Gene Regulation Might Be the Key to a Longer Lifespan the Researchers from the University of Rochester who are interested in longevity genetics propose new targets to fight aging and age-related disorders.
Mammals that age at vastly different rates have been created through natural selection. Naked mole rats, for instance, may live up to 41 years, which is over 10 times longer than mice and other rodents of comparable size. What causes a longer lifespan? A crucial component of the puzzle, according to a recent study by biologists at the University of Rochester, is found in the mechanisms that control gene expression. Vera Gorbunova, the Doris Johns Cherry professor of biology and medicine, Andrei Seluanov, the first author of the publication, Jinlong Lu, a postdoctoral research fellow in Gorbunova’s lab, and other researchers looked into genes related to longevity in a recent paper published in Cell Metabolism.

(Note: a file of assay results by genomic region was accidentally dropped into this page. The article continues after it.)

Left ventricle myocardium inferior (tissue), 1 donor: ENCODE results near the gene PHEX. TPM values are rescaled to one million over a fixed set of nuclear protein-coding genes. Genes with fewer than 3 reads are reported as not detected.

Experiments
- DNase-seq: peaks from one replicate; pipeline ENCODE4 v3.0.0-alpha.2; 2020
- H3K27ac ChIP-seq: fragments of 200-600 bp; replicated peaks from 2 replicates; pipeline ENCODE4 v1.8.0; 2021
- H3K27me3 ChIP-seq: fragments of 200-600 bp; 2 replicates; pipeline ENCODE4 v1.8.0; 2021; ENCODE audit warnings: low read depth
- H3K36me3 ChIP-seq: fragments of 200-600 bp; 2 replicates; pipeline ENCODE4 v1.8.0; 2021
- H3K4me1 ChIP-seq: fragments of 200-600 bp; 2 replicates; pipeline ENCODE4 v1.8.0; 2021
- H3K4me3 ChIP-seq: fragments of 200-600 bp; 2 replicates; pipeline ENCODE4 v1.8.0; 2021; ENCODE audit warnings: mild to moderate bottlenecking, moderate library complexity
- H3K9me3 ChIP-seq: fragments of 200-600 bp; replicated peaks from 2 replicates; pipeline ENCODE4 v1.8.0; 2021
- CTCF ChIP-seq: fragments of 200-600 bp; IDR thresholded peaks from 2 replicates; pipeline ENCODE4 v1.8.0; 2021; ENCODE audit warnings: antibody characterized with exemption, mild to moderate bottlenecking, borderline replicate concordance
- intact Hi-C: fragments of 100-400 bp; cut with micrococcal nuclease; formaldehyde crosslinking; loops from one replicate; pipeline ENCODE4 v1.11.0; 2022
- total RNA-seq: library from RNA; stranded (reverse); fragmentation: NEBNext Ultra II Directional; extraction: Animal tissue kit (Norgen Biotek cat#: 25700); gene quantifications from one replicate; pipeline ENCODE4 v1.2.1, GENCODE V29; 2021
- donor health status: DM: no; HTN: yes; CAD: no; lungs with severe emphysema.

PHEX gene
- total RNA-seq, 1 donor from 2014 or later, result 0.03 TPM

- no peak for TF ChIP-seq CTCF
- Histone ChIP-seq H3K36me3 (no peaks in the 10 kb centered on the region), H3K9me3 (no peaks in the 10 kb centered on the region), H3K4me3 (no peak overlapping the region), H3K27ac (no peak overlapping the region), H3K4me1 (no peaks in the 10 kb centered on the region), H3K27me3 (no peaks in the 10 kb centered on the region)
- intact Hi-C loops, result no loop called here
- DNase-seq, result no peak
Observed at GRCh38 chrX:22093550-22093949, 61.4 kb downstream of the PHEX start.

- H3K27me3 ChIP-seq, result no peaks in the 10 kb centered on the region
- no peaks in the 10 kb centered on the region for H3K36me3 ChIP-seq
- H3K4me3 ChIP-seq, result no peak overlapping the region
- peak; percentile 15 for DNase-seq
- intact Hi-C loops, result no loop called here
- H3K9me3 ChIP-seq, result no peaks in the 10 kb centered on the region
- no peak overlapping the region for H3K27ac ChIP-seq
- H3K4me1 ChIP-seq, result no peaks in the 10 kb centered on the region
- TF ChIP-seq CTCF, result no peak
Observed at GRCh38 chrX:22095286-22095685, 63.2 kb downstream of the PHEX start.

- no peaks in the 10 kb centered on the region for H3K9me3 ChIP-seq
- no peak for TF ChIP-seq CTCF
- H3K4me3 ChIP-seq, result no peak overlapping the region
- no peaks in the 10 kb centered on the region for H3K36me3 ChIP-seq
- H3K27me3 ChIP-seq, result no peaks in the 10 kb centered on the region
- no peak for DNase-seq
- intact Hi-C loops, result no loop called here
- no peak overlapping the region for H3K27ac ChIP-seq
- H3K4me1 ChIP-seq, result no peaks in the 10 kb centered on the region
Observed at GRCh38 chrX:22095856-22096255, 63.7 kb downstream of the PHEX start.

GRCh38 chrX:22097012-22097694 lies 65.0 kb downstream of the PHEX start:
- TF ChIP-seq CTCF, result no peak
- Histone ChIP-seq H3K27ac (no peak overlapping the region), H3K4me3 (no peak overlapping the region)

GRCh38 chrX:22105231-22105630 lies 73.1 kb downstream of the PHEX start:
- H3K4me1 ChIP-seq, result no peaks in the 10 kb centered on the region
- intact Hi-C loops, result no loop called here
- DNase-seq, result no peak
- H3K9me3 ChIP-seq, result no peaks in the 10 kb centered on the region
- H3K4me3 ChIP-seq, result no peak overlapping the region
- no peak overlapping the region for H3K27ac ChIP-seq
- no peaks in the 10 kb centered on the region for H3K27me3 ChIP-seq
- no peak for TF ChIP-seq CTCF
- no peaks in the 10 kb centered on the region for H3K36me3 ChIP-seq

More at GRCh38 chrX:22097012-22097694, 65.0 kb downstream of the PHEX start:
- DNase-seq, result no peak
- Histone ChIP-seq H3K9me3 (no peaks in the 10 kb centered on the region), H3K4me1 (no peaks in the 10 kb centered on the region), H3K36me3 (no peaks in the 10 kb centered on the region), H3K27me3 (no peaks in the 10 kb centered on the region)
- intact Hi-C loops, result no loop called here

Their findings indicated that two regulatory mechanisms governing gene expression, known as the circadian and pluripotency networks, are crucial to longevity. The discoveries have significance for understanding how longevity arises as well as for providing new targets to fight aging and age-related disorders. With maximum Longer Lifespan ranging from two years (shrews) to 41 years (naked mole rats), the researchers analyzed the gene expression patterns of 26 mammalian species. They discovered thousands of genes that either correlated positively or negatively with longevity and were linked to a species’ maximum lifetime.
They found that long-lived species tend to have low expression of genes involved in energy metabolism and inflammation; and high expression of genes involved in DNA repair, RNA transport, and organization of cellular skeleton (or microtubules). Previous research by Gorbunova and Seluanov has shown that features such as more efficient DNA repair and a weaker inflammatory response are characteristic of mammals with long lifespans. The opposite was true for short-lived species, which tended to have high expression of genes involved in energy metabolism and inflammation and low expression of genes involved in DNA repair, RNA transport, and microtubule organization.
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